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I Forge Iron

Looking to upgrade to a new hammer, need advice.

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Hello, I've been sifting through the forums for years for information and wanted to say thank you to everyone who's sharing what they know on here. As a blacksmith relatively early in his career this place is an incredibly valuable resource.

Now to the situation: I have owned and operated a 50lb little giant for 6 or so years now, and it has certainly helped me along making knives and smaller sculptures. I have the funds to invest into an upgrade for my shop, and have a few options currently on the table but can't quite figure out the best move.

I certainly want a heavier hammer, I'd like a 100lb if possible just as a catch all to the kind of work I do, while not being oversized for forging thinner blades. I am eyeing a few that are up for sale at an auction next month (The Phil Cox estate auction, I hardly knew him but I enjoyed every second I got to talk to him).

Almost all of the advice I've come across is to get a self contained hammer, which I am able to afford if needed. However there are two Bradley helve's of Phil's that have peaked my interest. Buying another mechanical hammer comes with the requirement that it be more affordable than a brand new air hammer by a significant margin, otherwise I could just go all out and buy a new Say-Mak or something similar. With it being an auction there is no way to really gauge the going price but I'm more wondering about performance.

There is a 75lb Bradley strap, which seems properly sized and easy enough to maintain considering it's in great running order. Another Bradley that is a guided helve (with the wooden beam) that is 125#, but lacks the snappy action of the strap style from what I've read, and the overall weight is slightly too much to be handled easily by my means (but I could manage).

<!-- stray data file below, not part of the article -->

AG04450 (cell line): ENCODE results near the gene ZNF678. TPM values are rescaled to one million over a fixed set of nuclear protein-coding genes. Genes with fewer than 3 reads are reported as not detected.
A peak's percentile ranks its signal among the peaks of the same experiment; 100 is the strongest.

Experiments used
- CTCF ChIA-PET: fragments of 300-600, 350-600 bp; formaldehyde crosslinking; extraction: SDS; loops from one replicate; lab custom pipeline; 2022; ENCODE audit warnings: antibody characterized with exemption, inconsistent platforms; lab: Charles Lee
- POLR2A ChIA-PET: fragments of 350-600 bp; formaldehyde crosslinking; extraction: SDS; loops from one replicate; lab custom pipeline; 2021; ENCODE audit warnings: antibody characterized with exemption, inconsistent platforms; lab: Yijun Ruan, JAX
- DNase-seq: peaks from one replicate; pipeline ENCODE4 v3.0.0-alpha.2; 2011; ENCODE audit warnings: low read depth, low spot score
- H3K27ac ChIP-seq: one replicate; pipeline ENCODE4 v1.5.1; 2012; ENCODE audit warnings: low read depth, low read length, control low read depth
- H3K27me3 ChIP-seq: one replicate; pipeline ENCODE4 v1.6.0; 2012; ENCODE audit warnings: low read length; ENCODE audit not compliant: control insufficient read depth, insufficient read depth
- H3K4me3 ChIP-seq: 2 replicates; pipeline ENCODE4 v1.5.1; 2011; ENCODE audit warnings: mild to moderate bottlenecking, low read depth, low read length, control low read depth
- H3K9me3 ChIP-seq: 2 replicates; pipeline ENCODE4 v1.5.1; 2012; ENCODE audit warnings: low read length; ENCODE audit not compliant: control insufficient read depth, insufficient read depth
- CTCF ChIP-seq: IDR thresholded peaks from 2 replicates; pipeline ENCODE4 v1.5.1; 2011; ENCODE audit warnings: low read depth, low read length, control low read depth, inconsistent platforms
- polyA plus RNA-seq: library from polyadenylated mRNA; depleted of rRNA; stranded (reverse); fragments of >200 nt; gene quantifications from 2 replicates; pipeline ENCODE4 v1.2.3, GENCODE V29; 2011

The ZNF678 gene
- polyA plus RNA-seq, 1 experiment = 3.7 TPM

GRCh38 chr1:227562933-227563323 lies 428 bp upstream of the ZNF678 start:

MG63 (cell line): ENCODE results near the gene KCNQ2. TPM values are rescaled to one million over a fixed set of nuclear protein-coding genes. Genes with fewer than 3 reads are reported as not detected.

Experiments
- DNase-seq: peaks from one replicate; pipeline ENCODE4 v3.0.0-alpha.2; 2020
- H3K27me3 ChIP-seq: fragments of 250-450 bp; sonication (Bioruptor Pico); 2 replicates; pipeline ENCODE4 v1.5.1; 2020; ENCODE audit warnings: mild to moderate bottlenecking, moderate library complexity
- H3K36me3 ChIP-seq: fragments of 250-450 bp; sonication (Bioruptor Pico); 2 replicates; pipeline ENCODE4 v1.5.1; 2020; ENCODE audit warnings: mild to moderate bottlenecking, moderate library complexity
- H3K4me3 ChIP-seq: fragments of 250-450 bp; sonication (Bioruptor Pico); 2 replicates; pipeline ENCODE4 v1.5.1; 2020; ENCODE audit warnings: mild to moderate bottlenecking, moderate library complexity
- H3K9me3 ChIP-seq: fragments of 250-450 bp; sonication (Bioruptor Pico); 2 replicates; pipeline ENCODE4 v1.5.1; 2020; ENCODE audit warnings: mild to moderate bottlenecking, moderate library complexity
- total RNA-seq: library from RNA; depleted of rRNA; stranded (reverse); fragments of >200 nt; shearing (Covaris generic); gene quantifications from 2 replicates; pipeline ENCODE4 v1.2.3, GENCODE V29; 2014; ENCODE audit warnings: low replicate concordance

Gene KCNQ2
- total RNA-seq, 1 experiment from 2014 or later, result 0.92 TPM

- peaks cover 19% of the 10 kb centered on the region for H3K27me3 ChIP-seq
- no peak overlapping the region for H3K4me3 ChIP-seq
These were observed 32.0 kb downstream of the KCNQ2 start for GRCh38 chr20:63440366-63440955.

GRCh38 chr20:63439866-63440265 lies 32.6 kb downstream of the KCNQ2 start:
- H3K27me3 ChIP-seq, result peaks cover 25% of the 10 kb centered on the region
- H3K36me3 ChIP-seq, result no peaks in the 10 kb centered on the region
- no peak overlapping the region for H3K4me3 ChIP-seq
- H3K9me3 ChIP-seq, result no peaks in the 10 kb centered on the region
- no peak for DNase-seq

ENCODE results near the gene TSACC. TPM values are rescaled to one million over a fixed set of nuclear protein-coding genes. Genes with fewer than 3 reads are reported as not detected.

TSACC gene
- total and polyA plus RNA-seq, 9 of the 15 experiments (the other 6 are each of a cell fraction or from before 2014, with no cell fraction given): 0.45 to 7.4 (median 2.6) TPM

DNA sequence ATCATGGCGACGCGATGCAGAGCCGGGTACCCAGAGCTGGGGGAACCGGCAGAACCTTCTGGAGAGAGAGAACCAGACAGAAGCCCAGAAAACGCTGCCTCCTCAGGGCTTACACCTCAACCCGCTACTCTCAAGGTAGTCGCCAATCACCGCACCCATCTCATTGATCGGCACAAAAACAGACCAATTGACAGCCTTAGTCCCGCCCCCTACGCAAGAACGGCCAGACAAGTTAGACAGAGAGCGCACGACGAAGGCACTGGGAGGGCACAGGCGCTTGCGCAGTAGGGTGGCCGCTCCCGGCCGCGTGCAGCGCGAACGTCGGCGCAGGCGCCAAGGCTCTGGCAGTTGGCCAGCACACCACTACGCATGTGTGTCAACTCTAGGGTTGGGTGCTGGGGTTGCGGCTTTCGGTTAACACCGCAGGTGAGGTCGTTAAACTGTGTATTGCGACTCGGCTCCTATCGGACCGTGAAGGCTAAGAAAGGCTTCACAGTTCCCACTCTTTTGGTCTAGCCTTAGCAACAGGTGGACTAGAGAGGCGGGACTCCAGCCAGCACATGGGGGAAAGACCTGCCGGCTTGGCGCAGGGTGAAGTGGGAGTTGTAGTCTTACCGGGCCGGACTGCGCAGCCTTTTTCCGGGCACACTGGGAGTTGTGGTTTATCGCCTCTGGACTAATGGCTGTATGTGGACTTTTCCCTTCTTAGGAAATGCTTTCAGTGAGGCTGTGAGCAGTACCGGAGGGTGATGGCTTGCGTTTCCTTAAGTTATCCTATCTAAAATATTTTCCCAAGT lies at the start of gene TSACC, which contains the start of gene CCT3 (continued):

Along side these two machines, there is a 50kg Say-Mak, which I'm sure is in great running order and technically fits the bill for everything I would need.

In terms of getting the biggest and best hammer I can afford for the long run, I'm not sure if I should even consider the Bradley's. I'm familiar with mechanicals, and the Bradley's are both more powerful, and safer in my opinion than my 50lb LG with all the whizzing parts right in my face. The two biggest drawbacks I can see is that the space between the dies might be prohibitive, BUT I know they can be adjusted to change the throw and accommodate more tooling (I'd need to punch hammers, and smaller axe heads). As well as not being able to get new dies in the future should I need them (would have to get them custom made which is just more upkeep in the long run).

So I pose this situation to you fellows: If I could get my hands on a Bradley for a reasonable price, would it be worth it? If so, what would YOU want to pay for one, and which one would you prefer? Would you go straight for the used Say-Mak? Or would you just buy a new self contained and be done with the whole situation?

Thanks for reading, I appreciate any input!